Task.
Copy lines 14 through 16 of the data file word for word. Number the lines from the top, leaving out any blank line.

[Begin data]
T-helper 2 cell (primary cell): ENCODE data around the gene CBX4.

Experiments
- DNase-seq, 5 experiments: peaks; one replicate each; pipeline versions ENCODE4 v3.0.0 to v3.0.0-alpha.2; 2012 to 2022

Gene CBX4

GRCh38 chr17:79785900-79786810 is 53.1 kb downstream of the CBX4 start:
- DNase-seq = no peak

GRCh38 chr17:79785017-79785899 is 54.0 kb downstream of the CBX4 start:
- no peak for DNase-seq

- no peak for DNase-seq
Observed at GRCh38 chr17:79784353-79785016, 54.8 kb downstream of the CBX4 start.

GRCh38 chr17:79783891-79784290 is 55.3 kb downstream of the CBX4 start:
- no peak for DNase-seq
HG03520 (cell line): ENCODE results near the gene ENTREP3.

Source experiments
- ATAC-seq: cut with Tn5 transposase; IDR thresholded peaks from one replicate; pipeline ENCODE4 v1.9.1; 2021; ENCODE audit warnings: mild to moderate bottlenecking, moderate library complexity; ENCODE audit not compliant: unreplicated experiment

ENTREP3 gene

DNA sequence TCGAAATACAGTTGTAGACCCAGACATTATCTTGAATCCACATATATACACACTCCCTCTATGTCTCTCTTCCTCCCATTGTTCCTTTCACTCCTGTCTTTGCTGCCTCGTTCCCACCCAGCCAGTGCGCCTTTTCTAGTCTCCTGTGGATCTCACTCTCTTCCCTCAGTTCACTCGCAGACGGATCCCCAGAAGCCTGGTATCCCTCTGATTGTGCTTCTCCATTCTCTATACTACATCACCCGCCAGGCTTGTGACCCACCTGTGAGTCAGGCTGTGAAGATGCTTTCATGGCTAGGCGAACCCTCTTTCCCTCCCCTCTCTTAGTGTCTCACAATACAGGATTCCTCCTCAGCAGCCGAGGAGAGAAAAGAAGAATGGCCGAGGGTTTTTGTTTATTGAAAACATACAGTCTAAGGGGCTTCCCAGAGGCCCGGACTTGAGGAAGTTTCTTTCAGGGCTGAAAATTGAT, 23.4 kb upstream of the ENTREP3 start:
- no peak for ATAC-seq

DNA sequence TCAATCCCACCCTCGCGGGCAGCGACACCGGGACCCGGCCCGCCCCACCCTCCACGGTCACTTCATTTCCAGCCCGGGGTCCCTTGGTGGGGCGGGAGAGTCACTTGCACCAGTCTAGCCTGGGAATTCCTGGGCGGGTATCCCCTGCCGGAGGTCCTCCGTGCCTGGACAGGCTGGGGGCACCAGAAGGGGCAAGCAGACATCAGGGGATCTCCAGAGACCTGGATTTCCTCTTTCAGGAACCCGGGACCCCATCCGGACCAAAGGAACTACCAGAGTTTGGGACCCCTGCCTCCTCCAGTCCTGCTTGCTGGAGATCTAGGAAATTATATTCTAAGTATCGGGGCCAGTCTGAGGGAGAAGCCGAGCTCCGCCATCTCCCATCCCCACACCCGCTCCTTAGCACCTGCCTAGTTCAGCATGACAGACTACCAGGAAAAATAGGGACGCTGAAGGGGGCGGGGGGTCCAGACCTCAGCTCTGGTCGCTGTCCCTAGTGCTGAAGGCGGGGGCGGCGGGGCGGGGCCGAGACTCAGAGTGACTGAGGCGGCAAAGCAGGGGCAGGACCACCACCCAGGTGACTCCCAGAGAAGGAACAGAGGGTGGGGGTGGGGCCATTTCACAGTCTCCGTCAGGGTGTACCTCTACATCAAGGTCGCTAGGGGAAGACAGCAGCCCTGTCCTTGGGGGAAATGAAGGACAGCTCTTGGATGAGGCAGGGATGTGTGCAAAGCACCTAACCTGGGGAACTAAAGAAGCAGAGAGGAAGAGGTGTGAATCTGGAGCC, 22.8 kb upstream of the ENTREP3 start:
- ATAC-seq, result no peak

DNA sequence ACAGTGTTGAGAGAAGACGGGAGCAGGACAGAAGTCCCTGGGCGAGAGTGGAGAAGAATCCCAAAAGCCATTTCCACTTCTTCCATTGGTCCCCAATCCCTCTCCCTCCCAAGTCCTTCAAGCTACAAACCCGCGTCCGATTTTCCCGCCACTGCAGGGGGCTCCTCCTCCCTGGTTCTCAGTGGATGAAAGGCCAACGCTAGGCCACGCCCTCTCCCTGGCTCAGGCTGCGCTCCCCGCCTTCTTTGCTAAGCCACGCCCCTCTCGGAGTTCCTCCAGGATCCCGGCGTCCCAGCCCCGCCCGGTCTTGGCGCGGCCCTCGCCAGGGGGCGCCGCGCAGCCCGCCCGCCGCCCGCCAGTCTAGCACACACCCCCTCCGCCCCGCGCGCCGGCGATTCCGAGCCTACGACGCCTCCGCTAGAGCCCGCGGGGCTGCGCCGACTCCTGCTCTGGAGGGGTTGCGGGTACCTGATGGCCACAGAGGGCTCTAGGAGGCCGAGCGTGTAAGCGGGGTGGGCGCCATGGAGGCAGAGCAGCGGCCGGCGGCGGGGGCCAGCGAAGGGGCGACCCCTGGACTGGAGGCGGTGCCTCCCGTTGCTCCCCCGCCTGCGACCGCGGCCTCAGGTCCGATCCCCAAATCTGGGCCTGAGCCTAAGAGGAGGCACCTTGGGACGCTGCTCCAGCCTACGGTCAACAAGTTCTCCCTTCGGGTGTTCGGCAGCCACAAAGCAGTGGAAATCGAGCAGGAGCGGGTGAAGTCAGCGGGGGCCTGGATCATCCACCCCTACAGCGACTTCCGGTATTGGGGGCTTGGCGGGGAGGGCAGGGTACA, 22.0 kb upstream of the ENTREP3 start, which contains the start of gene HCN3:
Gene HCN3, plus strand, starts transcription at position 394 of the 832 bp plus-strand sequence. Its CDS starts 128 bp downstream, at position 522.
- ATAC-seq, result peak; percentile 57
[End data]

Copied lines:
Source experiments
- ATAC-seq: cut with Tn5 transposase; IDR thresholded peaks from one replicate; pipeline ENCODE4 v1.9.1; 2021; ENCODE audit warnings: mild to moderate bottlenecking, moderate library complexity; ENCODE audit not compliant: unreplicated experiment

ENTREP3 gene